DescriptionIn 1893, Bertillon definitively set down his protocol for encoding and measuring the human body in the second edition of his book, Identification anthropométrique: Instructions signalétiques. His main impetus for this highly detailed work was to describe a system of identification based on mathematical principles that was essentially infallible, but he also expressed a desire for his scholarship to contribute to the study of humankind:
Is it not astonishing that while there have long existed, under the name of Hippology, special works for the precise description of the forms and appearance of the horse, there has never existed until now, so far as we know, a methodical treatise on the description of the human body [signalement]? (pp. iv)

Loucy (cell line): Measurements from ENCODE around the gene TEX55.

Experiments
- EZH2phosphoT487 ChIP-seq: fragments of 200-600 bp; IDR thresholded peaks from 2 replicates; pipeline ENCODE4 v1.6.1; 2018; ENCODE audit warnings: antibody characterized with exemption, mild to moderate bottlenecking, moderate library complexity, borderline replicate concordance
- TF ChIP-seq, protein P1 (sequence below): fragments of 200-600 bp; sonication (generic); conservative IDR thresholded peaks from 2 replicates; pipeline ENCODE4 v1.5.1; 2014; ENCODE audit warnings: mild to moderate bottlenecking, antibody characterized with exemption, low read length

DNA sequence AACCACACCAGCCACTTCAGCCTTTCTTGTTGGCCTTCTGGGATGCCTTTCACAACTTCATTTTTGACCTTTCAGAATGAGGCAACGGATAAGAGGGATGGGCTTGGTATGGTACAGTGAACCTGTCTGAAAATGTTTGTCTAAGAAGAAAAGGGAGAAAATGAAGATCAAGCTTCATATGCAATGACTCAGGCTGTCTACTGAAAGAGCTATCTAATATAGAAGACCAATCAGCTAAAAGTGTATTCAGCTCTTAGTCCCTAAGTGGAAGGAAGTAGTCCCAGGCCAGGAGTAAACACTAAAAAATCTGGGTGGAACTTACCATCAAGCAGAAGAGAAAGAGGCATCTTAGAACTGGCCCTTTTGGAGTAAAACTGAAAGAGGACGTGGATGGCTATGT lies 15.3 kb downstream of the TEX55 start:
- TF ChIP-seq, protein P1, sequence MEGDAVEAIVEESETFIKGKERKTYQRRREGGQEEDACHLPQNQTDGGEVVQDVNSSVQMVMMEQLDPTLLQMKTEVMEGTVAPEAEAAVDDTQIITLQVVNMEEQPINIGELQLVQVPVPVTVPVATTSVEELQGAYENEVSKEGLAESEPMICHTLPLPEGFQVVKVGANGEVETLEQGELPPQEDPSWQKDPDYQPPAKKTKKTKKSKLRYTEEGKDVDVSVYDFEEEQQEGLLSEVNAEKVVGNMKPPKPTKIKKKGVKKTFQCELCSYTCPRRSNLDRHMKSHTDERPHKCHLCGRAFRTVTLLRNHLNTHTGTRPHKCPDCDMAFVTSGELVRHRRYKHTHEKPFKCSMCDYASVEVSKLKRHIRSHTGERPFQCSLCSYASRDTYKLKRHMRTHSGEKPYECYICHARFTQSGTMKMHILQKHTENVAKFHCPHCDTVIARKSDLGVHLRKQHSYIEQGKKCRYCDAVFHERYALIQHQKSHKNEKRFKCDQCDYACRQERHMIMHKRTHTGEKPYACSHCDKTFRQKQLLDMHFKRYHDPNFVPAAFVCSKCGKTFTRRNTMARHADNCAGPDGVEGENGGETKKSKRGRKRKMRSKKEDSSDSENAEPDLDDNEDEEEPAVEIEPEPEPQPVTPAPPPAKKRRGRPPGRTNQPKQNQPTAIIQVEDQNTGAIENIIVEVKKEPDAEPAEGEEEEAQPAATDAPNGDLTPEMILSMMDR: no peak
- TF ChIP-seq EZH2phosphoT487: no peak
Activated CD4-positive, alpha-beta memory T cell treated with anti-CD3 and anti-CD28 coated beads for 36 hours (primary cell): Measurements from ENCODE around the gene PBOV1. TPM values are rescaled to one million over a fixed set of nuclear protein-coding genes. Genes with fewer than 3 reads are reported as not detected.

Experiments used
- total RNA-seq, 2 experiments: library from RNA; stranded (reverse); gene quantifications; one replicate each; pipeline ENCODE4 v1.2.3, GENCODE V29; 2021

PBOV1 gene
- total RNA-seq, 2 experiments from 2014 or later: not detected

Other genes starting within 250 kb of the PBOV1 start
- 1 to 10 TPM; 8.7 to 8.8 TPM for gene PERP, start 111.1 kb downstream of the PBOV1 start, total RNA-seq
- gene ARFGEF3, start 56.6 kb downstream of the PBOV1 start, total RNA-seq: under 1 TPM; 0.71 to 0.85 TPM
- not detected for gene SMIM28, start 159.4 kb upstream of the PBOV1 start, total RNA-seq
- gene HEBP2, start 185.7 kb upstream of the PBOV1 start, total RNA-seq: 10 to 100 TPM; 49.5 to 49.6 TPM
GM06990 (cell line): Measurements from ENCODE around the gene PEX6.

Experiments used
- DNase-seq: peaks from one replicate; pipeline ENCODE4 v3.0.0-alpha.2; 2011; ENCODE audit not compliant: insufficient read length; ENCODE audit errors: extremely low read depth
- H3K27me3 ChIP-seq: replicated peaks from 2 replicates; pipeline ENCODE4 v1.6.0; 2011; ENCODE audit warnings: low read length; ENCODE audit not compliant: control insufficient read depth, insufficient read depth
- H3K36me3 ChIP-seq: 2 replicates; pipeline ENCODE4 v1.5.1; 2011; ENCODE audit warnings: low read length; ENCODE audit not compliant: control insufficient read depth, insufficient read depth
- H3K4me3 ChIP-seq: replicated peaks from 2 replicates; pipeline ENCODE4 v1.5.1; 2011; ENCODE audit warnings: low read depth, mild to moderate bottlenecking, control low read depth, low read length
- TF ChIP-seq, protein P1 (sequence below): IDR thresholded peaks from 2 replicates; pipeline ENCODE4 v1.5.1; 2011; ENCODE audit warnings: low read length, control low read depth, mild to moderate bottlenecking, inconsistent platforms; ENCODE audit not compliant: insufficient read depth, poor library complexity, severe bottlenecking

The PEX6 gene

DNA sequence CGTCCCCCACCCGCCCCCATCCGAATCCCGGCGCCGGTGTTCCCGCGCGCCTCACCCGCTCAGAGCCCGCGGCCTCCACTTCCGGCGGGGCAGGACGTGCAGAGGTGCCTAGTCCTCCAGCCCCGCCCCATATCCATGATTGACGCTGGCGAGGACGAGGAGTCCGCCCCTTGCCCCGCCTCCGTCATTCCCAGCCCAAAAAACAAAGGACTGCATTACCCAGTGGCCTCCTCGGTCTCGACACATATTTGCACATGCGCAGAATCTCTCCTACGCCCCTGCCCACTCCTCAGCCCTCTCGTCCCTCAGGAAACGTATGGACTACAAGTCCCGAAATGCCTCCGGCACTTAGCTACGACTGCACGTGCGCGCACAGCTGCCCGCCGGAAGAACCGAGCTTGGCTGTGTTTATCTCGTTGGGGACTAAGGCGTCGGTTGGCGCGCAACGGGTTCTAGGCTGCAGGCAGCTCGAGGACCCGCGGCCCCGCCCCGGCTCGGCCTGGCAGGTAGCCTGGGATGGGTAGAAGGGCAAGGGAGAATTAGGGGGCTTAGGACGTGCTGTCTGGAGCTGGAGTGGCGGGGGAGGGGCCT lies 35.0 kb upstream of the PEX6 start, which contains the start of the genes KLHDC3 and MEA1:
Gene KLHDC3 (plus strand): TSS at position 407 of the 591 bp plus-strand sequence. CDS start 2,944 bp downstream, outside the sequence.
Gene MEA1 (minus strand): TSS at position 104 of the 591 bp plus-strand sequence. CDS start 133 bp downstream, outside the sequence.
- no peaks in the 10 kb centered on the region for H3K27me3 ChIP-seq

In part to address this scholarly gap, Bertillon produced, alongside his elaborate procedures for measuring the human body, a similarly complete set of rules for its visual description. He studied the color variations of the human iris and gave explicit names to each so that every eye could be precisely described in words and thus used to further differentiate between individuals. The intricate shape of the human ear, which Bertillon argued was enough to uniquely identify every human being if described with enough precision, received particular attention.
Researchers: Alison Langmead and Josh Ellenbogen